Explosion on public bus in China injures at least 8
Mar. 08, 1997
BEIJING (AP) _ An explosion on a public bus injured at least eight people in a Beijing shopping district Friday, shaking a capital already jittery over a string of bus bombings in northwestern China.
The cause of Friday's explosion was unknown, and it was not clear whether it was accidental or intentional. Terrorist attacks are almost unheard of in the Chinese capital. The three bombings last month occurred in the western Xinjiang region, whose large Muslim population wants more autonomy.
Emergency room workers at Jishui Tan Hospital said many of the people injured Friday were burned all over their bodies.
Police refused to confirm the explosion occurred but said they were investigating reports of a bombing.
A source told The Associated Press that public security officials said the explosion was caused by a bomb made of a water pipe stuffed with gunpowder and set off by a washing machine timer.
The officials made the disclosure at an emergency meeting with the security chiefs of central Beijing public buildings, said the source, who spoke on condition of anonymity.
Witnesses interviewed at the Jishui Tan Hospital said the explosion happened when the route No. 22 bus opened its door after pulling up at a stop on North Xidan Avenue. A security guard on one of the avenue's shopping malls said it happened as the bus pulled away from the stop.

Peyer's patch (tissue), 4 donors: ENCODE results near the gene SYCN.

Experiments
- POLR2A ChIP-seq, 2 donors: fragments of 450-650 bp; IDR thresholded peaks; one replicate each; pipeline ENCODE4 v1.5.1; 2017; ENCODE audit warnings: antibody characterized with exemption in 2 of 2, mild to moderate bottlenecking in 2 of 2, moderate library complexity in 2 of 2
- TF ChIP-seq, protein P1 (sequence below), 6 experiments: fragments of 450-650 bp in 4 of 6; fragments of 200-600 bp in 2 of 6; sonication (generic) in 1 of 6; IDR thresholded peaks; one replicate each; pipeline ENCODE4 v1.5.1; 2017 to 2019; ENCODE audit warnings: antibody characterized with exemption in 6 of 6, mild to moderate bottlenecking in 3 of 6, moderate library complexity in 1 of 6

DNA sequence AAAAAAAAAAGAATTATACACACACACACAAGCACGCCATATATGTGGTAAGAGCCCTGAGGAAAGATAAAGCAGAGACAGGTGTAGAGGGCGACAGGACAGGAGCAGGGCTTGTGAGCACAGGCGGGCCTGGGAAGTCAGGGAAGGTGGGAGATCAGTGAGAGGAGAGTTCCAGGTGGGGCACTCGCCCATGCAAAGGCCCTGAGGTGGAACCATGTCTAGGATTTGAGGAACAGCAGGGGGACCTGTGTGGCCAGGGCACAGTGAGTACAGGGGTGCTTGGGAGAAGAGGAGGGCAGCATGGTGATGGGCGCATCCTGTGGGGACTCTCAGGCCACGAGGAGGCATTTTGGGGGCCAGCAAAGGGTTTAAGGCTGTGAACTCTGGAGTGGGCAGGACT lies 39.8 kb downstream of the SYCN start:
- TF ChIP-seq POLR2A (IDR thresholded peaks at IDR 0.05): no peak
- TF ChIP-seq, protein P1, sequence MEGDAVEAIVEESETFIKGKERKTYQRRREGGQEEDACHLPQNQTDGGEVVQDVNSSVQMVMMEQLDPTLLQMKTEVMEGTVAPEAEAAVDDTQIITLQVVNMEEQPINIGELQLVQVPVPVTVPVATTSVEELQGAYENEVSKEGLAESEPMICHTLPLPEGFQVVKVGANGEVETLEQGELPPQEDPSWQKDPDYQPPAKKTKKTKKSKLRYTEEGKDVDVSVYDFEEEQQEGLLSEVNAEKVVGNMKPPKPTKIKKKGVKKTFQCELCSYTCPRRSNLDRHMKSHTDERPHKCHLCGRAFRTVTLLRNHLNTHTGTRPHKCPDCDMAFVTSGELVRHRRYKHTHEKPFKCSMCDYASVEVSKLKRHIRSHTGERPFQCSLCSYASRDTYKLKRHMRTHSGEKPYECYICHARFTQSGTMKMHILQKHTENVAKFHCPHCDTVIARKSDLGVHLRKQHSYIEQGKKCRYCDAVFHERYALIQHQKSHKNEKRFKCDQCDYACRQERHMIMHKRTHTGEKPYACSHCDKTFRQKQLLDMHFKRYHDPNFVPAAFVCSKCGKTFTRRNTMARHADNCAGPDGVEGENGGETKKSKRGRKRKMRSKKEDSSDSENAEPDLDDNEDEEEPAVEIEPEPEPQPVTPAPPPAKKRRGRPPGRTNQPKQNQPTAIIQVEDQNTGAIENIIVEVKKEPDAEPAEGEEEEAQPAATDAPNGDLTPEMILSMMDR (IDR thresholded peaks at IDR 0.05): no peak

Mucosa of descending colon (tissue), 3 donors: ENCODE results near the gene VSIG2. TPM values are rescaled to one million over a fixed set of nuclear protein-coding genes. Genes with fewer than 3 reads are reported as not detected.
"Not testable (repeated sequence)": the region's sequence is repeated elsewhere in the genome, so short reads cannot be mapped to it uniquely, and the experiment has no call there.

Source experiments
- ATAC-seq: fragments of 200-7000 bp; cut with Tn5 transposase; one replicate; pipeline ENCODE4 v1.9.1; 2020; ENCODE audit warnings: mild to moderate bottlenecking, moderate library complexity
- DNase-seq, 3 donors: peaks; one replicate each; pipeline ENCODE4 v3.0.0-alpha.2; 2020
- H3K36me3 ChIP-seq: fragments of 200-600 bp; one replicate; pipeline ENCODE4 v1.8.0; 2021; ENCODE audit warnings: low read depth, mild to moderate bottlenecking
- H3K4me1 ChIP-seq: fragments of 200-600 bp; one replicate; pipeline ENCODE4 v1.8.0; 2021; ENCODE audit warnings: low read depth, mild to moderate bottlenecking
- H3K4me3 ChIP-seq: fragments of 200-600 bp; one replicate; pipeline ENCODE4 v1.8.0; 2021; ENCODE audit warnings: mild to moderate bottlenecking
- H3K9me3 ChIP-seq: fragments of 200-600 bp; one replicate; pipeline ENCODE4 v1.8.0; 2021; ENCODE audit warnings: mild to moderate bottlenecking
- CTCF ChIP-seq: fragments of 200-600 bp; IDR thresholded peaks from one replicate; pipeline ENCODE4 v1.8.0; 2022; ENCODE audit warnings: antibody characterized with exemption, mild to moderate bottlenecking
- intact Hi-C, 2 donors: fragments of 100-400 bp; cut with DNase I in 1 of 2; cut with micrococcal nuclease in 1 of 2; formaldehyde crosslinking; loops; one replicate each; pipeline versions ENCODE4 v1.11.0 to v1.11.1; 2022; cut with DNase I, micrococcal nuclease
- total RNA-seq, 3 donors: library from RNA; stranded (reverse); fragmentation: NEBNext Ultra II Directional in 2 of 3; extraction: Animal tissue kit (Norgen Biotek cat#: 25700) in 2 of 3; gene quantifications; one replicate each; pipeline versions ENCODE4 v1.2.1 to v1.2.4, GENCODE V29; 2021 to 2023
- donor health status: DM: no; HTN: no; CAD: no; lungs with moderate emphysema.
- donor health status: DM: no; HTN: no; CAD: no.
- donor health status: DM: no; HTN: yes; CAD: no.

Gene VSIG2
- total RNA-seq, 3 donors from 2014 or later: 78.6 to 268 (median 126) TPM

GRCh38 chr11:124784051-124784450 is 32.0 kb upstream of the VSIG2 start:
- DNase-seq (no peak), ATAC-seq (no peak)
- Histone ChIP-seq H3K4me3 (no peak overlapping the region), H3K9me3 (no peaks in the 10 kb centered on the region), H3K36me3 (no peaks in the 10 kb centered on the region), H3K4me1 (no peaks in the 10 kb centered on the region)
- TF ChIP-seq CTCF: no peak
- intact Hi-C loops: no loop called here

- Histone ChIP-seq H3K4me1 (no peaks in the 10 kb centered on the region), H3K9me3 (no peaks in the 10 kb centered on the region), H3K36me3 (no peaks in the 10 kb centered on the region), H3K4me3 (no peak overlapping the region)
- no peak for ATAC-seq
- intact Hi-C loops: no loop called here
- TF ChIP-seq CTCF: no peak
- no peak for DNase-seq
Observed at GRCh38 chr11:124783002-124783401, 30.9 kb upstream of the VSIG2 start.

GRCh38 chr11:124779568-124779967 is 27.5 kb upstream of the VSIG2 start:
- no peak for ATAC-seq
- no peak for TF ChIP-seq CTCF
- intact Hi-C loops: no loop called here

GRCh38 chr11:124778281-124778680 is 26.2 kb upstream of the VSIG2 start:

Police closed off the street and ordered foreign reporters to leave the area. At least 100 police officers were on patrol.
Shards of glass littered the street outside a large shopping complex near the bus stop.
Security in the capital _ normally tight during the annual session of China's legislature _ was strengthened this year following the death of senior leader Deng Xiaoping on Feb. 19 and the bus bombings in the northwest province of Xinjiang.
Three bus bombs exploded within minutes of each other in Xinjiang's capital, Urumqi, on Feb. 25 _ the last of the six days of official mourning ordered for Deng.
Police blamed that attack _ which killed nine people and wounded 68 _ on terrorists.
Xinjiang is populated mostly by Turkic-speaking Muslim groups who have grown increasingly resentful of Chinese domination. In the past year, Muslim separatist groups, mostly from the Uighur minority, have held gun battles with police and tried to assassinate pro-China officials.
Foreign reporters have been barred from Xinjiang and stopped by police from doing interviews in a Beijing neighborhood where many Uighurs live.
On Thursday, senior Chinese officials unveiled a revised criminal law and a new national defense law to provide legal backing for crackdowns against ethnic separatism.